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Parental Tech Support: Everything You Need to Solve on a Senior’s Phone

Adult kids doing family tech support know the drill. Calling your parents about a problem with their smartphone, maybe spam messages or something wrong with Facebook. You try to talk them into fixing it remotely with mixed results and mutual frustration.

The next time you see your parents in person (and you really should come more often), do everyone a favor. Take 30 minutes to borrow their phone and clean the house. A little maintenance now can prevent future problems with security, scams, confusion or misinformation. You’re going to clear out old clutter, fix any minor issues, and tweak it so that everything is a little easier for them to see and understand.

This is advice for adult children whose parents or other elderly relatives use a smartphone, but everyone can perform these maintenance tasks on their own devices.

“The first thing I do is check for what I call check engine lights,” said Abbie Richie, the founder and CEO of tech support company Senior Savvy. “I look for red notification badges, especially in the Settings app.”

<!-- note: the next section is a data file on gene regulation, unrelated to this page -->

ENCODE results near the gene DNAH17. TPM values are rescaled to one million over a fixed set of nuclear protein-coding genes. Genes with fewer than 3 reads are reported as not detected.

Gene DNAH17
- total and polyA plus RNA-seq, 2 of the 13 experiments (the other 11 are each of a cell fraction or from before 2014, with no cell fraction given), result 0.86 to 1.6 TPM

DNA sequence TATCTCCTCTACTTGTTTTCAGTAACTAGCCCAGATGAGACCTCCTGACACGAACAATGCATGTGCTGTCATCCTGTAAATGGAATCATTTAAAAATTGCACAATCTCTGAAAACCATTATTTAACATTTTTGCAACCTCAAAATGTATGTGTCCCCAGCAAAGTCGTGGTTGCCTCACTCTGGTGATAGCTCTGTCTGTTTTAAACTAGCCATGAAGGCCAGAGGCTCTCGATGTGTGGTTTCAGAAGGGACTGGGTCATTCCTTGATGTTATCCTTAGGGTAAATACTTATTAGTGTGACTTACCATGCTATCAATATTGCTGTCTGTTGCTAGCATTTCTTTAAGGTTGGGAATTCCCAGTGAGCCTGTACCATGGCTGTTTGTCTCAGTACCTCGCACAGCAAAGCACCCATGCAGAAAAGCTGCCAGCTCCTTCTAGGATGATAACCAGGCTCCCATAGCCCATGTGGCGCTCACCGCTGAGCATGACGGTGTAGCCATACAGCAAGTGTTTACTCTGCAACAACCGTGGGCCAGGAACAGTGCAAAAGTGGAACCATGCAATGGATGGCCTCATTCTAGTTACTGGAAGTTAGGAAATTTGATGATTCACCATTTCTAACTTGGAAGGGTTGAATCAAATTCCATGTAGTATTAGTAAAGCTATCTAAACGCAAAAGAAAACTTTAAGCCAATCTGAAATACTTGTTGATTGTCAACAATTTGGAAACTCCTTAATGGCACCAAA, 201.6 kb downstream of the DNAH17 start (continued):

Apple and Google regularly release minor updates and major annual updates for their smartphone, iOS, and Android operating systems. Don’t avoid them, even if you’re concerned about adding confusing new features. They often contain important security patches and bug fixes. If you’re doing a major operating system update, take the time to walk them through the new look and the new options.

Set the phone to perform software updates automatically in the future.

Delete and reorganize apps

Go page by page and ask your parents what they use and what they don’t – you’d be surprised how many of us have apps installed that we don’t remember. Remove anything that seems suspicious, scam, or confusing.